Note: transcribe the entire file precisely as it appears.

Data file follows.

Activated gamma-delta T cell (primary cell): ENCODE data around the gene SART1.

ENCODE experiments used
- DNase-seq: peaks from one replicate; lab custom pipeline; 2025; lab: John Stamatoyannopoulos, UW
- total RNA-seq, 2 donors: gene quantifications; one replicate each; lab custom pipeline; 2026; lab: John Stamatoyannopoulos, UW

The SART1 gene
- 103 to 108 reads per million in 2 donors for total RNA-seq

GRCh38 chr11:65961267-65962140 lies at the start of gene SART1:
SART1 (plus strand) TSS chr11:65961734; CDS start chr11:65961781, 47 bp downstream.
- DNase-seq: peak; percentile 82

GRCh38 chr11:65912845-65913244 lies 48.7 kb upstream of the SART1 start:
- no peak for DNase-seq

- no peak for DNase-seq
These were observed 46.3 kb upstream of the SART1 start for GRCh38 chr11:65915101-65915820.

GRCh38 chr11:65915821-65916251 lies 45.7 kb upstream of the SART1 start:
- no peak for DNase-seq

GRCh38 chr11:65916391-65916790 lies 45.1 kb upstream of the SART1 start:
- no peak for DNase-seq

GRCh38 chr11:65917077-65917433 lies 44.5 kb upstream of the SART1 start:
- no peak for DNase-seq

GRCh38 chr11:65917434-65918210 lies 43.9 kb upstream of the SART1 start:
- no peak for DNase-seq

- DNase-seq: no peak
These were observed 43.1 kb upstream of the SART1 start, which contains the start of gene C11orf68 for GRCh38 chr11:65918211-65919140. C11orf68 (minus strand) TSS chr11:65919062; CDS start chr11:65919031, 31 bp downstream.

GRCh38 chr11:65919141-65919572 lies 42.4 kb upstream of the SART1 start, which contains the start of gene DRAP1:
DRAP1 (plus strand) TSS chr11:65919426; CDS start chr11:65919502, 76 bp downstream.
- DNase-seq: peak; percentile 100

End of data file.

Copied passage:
Activated gamma-delta T cell (primary cell): ENCODE data around the gene SART1.

ENCODE experiments used
- DNase-seq: peaks from one replicate; lab custom pipeline; 2025; lab: John Stamatoyannopoulos, UW
- total RNA-seq, 2 donors: gene quantifications; one replicate each; lab custom pipeline; 2026; lab: John Stamatoyannopoulos, UW

The SART1 gene
- 103 to 108 reads per million in 2 donors for total RNA-seq

GRCh38 chr11:65961267-65962140 lies at the start of gene SART1:
SART1 (plus strand) TSS chr11:65961734; CDS start chr11:65961781, 47 bp downstream.
- DNase-seq: peak; percentile 82

GRCh38 chr11:65912845-65913244 lies 48.7 kb upstream of the SART1 start:
- no peak for DNase-seq

- no peak for DNase-seq
These were observed 46.3 kb upstream of the SART1 start for GRCh38 chr11:65915101-65915820.

GRCh38 chr11:65915821-65916251 lies 45.7 kb upstream of the SART1 start:
- no peak for DNase-seq

GRCh38 chr11:65916391-65916790 lies 45.1 kb upstream of the SART1 start:
- no peak for DNase-seq

GRCh38 chr11:65917077-65917433 lies 44.5 kb upstream of the SART1 start:
- no peak for DNase-seq

GRCh38 chr11:65917434-65918210 lies 43.9 kb upstream of the SART1 start:
- no peak for DNase-seq

- DNase-seq: no peak
These were observed 43.1 kb upstream of the SART1 start, which contains the start of gene C11orf68 for GRCh38 chr11:65918211-65919140. C11orf68 (minus strand) TSS chr11:65919062; CDS start chr11:65919031, 31 bp downstream.

GRCh38 chr11:65919141-65919572 lies 42.4 kb upstream of the SART1 start, which contains the start of gene DRAP1:
DRAP1 (plus strand) TSS chr11:65919426; CDS start chr11:65919502, 76 bp downstream.
- DNase-seq: peak; percentile 100